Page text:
Saturday, February 13, 2010

BBC Horizon: To Infinity and Beyond

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Aired February 10. 2010 on BBC Two
By our third year, most of us will have learned to count. Once we know how, it seems as if there would be nothing to stop us counting forever. But, while infinity might seem like an perfectly innocent idea, keep counting and you enter a paradoxical world where nothing is as it seems.

Mathematicians have discovered there are infinitely many infinities, each one infinitely bigger than the last. And if the universe goes on forever, the consequences are even more bizarre. In an infinite universe, there are infinitely many copies of the Earth and infinitely many copies of you. Older than time, bigger than the universe and stranger than fiction. This is the story of infinity."
(via Atheist Planet)


  1. <span>I don't see how there can be countably many configurations of something the size of the visible universe (or any other volume), that can be used to calculate the average distance to a perfect copy of that volume, unless particle positions and states are discrete. 
    Doesn't quantum theory pretty much blow that possibility out of the water? 
    Elementary particles don't fit in nice discrete areas of space that we can pinpoint and check to see if they are occupy or not (even in theory). So shouldn't the number of possible configurations of a volume itself be infinite, thereby making the average distance between identical volumes of space, infinite? 
    At times the narrator says even the impossible is possible given infinite space, but clearly only that which could theoretically come about in the time given is permitted. No? </span>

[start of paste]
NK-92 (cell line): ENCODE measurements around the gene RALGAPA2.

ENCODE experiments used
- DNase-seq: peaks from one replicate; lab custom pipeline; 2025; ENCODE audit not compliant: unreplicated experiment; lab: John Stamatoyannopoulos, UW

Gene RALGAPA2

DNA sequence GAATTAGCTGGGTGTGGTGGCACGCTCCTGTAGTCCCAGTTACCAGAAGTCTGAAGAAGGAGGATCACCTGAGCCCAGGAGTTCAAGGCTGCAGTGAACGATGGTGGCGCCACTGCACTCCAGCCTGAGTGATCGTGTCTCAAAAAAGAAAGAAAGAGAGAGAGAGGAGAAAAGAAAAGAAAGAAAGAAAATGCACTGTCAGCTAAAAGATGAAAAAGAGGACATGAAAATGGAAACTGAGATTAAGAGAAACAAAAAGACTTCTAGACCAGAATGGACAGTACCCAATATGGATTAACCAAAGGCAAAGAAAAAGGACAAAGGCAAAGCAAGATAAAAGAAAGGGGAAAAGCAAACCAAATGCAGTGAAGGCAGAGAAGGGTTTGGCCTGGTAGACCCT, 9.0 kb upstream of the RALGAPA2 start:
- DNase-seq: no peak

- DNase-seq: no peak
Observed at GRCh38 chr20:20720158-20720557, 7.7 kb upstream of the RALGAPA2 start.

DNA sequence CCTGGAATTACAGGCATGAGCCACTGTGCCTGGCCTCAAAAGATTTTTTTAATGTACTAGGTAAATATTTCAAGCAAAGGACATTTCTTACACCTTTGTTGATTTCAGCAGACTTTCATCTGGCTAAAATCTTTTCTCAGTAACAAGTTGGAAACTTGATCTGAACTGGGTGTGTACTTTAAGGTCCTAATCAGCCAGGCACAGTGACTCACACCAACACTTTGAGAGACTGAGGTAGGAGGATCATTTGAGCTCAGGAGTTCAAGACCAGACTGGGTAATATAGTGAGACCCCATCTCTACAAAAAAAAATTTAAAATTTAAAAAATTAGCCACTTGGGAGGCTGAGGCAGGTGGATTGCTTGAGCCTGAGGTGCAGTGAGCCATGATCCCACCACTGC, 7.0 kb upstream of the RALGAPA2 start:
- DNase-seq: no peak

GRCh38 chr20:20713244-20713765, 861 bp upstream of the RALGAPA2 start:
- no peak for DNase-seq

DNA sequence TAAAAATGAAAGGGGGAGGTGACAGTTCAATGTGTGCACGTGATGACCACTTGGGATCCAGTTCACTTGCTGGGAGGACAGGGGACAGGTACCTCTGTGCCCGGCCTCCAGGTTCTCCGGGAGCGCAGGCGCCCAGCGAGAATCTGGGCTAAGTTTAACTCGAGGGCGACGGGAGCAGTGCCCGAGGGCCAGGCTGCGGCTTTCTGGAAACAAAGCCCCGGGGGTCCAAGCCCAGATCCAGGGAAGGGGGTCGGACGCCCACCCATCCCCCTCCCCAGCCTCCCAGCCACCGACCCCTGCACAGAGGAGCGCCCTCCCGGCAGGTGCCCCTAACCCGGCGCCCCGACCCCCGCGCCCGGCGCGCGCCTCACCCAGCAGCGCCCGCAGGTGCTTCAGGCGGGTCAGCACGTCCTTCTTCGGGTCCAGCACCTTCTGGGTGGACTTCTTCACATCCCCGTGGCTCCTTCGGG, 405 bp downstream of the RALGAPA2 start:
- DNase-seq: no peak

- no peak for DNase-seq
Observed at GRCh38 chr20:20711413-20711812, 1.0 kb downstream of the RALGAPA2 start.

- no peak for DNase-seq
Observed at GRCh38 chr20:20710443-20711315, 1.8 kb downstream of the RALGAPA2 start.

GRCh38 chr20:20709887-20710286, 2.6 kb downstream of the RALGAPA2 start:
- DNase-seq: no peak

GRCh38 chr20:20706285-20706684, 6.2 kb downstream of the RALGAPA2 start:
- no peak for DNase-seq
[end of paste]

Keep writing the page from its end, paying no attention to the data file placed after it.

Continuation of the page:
<span>A monkey typing the complete works of Shakespear for example, implies a historic account that has to have taken place before it could feasibly happen. Before the first planets formed, this was impossible. Who knows what might be possible in a universe that is at least 20 billion years old?</span>

    <span>PS: I realize they assume for the sake of the argument that the typing monkey is doing so perfectly at random (that is, unbiased), even though in reality physiology and behaviour would rule out completely the chance of certain sequences ever being produced.

  2. regarding monkeys typing shakespear... if we count that apes evolved from monkeys and we evolved from apes and we still are sort on in monkey regeon of cousins we are sort of monkey that is human ape so monkey writing shakespear is already done :P

  3. I'm also rather skeptical about some of the statements they make.
    I'd say that infinite universe in terms of space and time does not necessarily contain an infinite amount of matter. Therefore even in an infinite (unbounded) universe there is NOT an infinite number of copies of ourselves (or of anything else) because there's not an infinite amount of matter to build those copies from.
    My impression is that throughout the program they explored the mathematical properties of infinity (very interesting indeed) but the thing I was missing in the documentary was a qualified, in-depth comment from cosmologists - how this possibly applies to the universe.

  4. Actually, I think one of the cosmological assumptions at this point is that we're not placed in any special part of the universe and therefore there would have to be matter beyond our visible horizon. The part that peeved me the most was the calculation were he raised 2 to the number of particles in the known universe. As if that accounted for all possible configurations.
    I too would have loved it if they delved more into the cosmological or "real" infinities. They didn't really cover what science had to say about whether space is positively curved (bounded) or not (infinite).

  5. Thanks for the comment.
    My reasoning was that the big bang produced only a finite amount of matter which is now in the process of expanding into infinity.